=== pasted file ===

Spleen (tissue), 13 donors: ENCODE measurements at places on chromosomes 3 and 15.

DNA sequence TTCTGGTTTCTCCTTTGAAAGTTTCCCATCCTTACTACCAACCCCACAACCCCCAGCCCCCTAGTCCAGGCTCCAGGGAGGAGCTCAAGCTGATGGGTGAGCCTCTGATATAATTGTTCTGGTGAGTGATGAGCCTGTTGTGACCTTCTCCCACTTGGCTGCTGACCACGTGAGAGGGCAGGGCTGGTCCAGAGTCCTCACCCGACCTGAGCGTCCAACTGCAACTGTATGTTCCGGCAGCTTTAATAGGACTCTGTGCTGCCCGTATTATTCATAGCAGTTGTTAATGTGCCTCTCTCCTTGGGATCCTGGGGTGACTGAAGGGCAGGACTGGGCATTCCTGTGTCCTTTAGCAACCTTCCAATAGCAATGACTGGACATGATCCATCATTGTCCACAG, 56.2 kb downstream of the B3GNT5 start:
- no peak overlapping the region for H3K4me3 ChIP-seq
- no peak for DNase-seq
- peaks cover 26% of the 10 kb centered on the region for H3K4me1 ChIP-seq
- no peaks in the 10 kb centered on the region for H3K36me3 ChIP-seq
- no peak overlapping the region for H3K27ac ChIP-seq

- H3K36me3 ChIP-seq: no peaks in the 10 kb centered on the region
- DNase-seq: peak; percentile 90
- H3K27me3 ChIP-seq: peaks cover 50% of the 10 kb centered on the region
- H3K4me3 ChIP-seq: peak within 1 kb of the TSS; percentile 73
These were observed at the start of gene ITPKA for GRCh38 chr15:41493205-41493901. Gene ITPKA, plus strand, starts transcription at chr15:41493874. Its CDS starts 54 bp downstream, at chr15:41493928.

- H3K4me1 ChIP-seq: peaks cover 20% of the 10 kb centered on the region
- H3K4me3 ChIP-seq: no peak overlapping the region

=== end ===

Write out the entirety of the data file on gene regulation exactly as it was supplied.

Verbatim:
Spleen (tissue), 13 donors: ENCODE measurements at places on chromosomes 3 and 15.

DNA sequence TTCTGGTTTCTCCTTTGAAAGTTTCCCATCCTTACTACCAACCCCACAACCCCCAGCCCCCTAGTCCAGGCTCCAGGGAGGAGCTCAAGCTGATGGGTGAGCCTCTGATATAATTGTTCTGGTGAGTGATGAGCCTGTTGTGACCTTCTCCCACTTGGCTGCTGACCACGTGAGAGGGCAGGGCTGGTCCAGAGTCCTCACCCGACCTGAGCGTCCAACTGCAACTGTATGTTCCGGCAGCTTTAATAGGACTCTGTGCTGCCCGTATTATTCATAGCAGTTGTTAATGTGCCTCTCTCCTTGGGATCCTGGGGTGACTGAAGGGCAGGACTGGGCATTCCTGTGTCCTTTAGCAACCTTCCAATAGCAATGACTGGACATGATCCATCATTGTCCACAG, 56.2 kb downstream of the B3GNT5 start:
- no peak overlapping the region for H3K4me3 ChIP-seq
- no peak for DNase-seq
- peaks cover 26% of the 10 kb centered on the region for H3K4me1 ChIP-seq
- no peaks in the 10 kb centered on the region for H3K36me3 ChIP-seq
- no peak overlapping the region for H3K27ac ChIP-seq

- H3K36me3 ChIP-seq: no peaks in the 10 kb centered on the region
- DNase-seq: peak; percentile 90
- H3K27me3 ChIP-seq: peaks cover 50% of the 10 kb centered on the region
- H3K4me3 ChIP-seq: peak within 1 kb of the TSS; percentile 73
These were observed at the start of gene ITPKA for GRCh38 chr15:41493205-41493901. Gene ITPKA, plus strand, starts transcription at chr15:41493874. Its CDS starts 54 bp downstream, at chr15:41493928.

- H3K4me1 ChIP-seq: peaks cover 20% of the 10 kb centered on the region
- H3K4me3 ChIP-seq: no peak overlapping the region